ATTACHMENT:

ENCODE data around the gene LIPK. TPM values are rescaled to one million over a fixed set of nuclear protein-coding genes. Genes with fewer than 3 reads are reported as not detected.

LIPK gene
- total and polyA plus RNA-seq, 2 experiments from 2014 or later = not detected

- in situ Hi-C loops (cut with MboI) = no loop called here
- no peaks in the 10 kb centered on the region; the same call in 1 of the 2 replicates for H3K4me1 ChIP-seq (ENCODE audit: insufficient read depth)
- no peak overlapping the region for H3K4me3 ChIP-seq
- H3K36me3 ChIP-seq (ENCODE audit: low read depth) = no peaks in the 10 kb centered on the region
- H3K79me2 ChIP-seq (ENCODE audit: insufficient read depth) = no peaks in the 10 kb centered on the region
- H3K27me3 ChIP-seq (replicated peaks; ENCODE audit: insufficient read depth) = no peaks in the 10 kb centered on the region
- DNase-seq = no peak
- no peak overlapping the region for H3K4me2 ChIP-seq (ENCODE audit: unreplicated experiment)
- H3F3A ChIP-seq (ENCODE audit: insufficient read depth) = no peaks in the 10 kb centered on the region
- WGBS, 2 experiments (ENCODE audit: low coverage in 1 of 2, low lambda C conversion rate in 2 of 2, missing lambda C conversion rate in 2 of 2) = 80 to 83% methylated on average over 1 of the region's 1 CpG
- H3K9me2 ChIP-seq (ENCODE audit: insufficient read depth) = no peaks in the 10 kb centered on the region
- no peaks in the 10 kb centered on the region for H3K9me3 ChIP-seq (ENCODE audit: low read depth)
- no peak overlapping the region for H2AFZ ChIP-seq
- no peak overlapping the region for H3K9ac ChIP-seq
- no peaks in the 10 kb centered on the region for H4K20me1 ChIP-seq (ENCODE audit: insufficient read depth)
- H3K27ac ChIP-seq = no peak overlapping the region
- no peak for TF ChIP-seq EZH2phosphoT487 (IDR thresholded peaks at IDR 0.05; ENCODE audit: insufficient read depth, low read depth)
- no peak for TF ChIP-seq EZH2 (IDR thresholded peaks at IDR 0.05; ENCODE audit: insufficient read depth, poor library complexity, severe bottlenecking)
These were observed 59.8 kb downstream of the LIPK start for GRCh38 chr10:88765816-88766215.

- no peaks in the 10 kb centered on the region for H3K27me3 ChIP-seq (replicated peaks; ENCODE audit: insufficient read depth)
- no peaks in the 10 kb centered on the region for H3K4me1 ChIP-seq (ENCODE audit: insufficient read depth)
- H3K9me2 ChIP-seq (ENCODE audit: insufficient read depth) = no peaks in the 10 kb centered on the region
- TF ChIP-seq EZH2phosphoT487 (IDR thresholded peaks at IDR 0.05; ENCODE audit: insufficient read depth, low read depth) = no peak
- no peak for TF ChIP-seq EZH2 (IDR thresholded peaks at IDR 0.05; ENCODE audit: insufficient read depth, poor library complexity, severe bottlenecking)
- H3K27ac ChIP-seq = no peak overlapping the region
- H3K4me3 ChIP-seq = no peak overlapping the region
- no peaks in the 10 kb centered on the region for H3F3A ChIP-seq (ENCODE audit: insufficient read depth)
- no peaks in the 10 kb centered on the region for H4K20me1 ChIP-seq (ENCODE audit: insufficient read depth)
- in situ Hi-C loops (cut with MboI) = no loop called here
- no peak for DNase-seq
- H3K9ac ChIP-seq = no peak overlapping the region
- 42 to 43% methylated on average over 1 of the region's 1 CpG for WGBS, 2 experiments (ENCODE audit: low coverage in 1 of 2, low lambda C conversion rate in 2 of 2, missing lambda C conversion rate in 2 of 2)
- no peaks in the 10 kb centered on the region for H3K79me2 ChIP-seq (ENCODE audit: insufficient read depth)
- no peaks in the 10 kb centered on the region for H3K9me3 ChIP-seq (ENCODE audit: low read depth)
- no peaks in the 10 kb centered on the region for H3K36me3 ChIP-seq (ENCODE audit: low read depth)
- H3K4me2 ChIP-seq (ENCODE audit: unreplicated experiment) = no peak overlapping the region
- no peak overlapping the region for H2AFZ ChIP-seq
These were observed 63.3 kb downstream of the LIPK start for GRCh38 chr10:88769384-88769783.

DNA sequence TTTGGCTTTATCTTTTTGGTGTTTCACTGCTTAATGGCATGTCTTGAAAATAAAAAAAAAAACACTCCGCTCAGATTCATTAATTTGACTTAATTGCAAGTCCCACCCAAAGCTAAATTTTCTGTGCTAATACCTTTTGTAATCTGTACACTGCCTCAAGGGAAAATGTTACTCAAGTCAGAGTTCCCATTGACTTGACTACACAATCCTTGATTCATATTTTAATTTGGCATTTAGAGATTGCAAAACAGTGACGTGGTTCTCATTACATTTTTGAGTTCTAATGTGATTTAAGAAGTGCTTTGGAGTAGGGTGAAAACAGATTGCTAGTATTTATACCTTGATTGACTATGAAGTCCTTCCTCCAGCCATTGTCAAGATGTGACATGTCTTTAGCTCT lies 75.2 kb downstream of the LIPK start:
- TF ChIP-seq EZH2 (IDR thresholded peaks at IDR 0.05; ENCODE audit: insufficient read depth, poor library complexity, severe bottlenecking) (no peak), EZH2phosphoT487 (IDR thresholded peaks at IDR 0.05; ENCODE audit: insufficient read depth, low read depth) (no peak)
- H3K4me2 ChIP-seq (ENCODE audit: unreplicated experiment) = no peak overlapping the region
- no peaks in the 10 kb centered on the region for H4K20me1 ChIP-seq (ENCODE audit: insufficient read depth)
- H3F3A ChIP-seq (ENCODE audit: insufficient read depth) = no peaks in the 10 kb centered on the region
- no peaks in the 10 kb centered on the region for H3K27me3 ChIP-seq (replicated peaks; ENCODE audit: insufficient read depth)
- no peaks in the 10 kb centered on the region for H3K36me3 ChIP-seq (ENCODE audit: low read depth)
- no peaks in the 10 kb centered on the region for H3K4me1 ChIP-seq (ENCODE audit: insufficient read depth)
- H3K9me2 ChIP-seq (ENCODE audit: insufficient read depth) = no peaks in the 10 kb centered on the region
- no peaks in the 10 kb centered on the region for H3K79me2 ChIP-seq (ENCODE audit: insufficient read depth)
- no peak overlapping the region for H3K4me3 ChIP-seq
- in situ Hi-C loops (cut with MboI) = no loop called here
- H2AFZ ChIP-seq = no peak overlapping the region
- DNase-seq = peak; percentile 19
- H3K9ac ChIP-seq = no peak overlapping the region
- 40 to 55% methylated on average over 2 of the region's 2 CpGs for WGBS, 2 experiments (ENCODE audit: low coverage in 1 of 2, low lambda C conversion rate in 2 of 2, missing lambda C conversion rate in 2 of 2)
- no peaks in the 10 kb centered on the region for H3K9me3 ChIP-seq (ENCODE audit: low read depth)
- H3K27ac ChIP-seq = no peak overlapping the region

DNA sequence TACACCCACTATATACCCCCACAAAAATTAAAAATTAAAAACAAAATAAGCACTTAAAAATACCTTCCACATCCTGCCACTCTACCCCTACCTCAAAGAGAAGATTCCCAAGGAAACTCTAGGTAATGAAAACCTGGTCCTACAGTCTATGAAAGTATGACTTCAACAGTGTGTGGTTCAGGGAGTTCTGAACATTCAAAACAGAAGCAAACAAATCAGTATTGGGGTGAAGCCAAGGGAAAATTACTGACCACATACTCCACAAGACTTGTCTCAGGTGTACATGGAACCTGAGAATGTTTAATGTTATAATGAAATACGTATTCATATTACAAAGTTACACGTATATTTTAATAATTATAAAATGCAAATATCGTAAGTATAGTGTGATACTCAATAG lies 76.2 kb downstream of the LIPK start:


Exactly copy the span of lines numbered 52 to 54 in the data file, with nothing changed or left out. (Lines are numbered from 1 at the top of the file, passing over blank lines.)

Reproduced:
- no peak overlapping the region for H3K4me3 ChIP-seq
- in situ Hi-C loops (cut with MboI) = no loop called here
- H2AFZ ChIP-seq = no peak overlapping the region